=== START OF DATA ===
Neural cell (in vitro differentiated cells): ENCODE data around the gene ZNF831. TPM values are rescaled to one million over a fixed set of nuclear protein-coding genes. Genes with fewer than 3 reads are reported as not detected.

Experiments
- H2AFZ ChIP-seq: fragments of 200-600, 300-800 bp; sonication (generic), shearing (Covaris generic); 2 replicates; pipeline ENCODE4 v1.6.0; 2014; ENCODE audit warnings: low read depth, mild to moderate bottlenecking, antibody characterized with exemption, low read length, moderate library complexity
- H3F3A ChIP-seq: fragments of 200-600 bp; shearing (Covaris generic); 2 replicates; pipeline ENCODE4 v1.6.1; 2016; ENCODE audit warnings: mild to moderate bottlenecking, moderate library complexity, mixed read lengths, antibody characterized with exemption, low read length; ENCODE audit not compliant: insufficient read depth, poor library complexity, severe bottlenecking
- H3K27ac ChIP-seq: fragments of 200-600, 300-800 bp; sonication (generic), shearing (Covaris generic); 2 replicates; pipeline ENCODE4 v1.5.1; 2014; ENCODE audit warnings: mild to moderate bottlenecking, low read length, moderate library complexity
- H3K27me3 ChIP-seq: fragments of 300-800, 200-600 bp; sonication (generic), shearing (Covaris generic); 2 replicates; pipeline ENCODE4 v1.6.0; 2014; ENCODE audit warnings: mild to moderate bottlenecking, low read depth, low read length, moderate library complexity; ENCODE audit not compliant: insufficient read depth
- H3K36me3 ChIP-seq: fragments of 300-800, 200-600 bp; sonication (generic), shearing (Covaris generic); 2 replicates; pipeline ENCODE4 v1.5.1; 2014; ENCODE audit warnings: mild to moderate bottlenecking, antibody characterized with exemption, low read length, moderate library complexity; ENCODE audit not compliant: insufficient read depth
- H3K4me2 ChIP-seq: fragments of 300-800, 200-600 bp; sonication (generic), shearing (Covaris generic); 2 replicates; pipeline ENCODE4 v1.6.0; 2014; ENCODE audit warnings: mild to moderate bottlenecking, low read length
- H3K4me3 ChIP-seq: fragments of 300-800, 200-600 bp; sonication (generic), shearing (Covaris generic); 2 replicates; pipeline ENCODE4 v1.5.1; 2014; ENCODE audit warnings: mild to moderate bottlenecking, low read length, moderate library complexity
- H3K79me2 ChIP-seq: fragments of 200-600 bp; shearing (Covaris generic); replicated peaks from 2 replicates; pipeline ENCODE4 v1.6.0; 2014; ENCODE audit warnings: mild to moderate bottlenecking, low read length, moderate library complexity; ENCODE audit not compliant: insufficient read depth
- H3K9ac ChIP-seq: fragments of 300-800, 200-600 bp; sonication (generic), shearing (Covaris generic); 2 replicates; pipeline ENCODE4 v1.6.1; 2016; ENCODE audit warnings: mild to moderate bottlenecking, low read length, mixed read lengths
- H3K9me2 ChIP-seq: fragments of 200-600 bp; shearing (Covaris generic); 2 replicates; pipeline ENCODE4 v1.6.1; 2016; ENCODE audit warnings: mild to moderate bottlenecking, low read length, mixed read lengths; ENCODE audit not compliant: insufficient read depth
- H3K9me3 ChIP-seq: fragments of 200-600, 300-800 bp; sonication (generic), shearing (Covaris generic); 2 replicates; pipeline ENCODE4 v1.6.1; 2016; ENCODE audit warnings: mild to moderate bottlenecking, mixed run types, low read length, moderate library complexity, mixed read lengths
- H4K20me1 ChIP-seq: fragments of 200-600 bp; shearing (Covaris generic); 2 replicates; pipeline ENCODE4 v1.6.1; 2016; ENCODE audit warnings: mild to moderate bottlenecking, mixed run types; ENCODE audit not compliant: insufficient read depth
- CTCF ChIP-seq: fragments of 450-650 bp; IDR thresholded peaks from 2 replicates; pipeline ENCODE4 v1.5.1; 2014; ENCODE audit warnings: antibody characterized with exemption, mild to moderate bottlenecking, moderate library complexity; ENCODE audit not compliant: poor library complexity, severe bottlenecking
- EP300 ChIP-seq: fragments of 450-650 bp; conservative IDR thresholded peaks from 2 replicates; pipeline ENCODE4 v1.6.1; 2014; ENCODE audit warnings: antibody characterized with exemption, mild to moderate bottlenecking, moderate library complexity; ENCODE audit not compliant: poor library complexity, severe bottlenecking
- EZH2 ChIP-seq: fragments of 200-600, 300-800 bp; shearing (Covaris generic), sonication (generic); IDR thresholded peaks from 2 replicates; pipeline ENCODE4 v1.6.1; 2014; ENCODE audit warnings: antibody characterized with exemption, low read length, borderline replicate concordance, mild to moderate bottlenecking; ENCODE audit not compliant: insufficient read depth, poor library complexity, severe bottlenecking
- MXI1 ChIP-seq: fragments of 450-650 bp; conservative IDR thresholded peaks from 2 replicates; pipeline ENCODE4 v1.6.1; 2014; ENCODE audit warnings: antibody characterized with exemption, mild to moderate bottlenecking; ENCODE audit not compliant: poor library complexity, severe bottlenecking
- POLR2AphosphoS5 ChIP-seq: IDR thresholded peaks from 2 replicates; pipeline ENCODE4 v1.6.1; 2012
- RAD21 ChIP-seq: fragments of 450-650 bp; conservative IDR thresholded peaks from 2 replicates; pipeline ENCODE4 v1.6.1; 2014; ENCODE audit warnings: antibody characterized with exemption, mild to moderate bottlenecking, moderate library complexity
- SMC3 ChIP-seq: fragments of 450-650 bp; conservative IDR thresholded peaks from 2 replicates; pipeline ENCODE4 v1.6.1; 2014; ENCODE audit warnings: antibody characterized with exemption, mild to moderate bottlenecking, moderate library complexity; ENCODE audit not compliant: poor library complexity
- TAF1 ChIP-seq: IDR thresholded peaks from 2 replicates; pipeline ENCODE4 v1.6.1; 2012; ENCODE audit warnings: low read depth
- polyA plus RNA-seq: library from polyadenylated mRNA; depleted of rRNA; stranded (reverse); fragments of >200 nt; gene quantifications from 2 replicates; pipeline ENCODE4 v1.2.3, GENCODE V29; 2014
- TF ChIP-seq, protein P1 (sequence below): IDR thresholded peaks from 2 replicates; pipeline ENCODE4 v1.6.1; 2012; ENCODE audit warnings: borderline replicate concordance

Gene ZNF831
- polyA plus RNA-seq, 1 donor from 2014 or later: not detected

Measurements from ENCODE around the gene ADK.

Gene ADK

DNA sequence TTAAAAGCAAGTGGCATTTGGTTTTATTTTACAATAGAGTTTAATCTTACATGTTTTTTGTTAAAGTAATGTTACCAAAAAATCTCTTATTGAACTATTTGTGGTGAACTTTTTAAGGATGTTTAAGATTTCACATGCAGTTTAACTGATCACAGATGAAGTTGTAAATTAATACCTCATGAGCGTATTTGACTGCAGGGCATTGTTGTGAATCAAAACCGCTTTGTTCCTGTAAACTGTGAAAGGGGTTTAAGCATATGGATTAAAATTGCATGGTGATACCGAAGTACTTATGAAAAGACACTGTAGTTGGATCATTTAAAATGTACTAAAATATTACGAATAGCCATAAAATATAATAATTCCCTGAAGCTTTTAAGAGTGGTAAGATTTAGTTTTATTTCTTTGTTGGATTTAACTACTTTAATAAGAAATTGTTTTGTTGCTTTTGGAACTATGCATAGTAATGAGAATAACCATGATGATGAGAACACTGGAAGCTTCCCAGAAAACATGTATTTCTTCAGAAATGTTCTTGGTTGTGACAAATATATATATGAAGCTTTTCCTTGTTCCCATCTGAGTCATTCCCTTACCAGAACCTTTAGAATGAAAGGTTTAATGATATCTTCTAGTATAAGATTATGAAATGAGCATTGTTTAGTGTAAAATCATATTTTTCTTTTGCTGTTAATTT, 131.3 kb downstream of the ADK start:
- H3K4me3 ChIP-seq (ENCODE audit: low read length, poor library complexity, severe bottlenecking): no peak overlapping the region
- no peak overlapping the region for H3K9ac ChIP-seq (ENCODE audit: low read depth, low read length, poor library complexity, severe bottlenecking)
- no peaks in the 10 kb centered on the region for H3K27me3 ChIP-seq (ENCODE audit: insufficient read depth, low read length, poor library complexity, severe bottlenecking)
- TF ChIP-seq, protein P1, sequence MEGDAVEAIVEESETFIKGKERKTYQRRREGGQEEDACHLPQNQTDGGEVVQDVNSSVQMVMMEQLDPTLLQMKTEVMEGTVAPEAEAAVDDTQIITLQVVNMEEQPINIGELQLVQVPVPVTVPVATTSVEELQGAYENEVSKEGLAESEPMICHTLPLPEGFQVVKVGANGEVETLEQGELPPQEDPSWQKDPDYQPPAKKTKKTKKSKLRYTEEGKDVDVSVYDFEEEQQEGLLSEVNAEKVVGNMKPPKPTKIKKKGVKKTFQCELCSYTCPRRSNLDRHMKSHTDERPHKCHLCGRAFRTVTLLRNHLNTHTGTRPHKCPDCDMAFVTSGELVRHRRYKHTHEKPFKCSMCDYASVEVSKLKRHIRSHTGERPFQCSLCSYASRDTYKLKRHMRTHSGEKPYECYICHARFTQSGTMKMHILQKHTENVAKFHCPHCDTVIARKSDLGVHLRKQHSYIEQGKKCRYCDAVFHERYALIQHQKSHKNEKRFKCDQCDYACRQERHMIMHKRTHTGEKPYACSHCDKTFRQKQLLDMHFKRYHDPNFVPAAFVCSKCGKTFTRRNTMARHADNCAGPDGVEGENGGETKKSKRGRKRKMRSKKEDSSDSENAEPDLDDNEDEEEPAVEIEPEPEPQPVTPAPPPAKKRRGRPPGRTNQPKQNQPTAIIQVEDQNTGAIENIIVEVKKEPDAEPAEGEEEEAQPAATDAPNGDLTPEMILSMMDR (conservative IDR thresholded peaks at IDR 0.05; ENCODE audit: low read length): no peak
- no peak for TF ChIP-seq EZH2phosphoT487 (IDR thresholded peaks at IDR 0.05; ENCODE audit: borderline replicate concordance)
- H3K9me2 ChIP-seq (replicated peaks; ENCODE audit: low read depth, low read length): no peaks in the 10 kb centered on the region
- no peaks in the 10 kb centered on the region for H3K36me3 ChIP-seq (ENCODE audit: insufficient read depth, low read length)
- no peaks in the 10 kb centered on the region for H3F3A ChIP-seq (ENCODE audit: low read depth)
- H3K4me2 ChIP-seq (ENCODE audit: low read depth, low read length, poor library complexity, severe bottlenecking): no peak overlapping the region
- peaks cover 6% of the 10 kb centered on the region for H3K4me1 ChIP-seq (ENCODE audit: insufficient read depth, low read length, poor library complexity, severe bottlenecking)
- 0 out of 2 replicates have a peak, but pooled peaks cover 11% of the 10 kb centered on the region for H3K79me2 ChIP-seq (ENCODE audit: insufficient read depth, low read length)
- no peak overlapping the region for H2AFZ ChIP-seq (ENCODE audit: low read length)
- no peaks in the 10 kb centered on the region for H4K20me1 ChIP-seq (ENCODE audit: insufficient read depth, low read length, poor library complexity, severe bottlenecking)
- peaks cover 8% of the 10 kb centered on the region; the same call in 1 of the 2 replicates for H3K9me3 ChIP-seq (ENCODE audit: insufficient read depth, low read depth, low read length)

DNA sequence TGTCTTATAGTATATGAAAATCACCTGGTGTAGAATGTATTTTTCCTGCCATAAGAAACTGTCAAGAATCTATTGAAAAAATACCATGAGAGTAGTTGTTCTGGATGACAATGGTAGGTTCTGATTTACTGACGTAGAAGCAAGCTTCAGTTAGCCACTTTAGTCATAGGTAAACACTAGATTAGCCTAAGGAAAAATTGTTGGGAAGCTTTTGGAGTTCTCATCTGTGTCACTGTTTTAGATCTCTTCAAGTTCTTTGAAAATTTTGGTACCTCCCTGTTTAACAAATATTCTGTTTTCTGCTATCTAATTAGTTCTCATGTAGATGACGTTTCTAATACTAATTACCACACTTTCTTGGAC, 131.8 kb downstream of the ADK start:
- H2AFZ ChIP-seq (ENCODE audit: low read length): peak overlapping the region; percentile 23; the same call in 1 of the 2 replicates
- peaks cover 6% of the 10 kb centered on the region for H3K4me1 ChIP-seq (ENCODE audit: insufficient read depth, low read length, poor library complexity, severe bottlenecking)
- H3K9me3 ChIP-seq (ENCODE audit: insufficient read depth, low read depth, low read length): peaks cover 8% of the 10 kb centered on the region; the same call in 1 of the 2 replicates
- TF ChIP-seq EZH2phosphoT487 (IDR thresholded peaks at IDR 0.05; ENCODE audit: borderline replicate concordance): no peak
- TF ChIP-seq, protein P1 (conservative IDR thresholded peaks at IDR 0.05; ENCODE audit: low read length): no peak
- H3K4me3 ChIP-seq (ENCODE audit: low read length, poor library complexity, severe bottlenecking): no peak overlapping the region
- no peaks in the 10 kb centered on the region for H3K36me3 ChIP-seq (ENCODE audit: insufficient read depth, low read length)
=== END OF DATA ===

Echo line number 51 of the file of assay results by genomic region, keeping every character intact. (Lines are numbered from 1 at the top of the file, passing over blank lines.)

- no peaks in the 10 kb centered on the region for H3K36me3 ChIP-seq (ENCODE audit: insufficient read depth, low read length)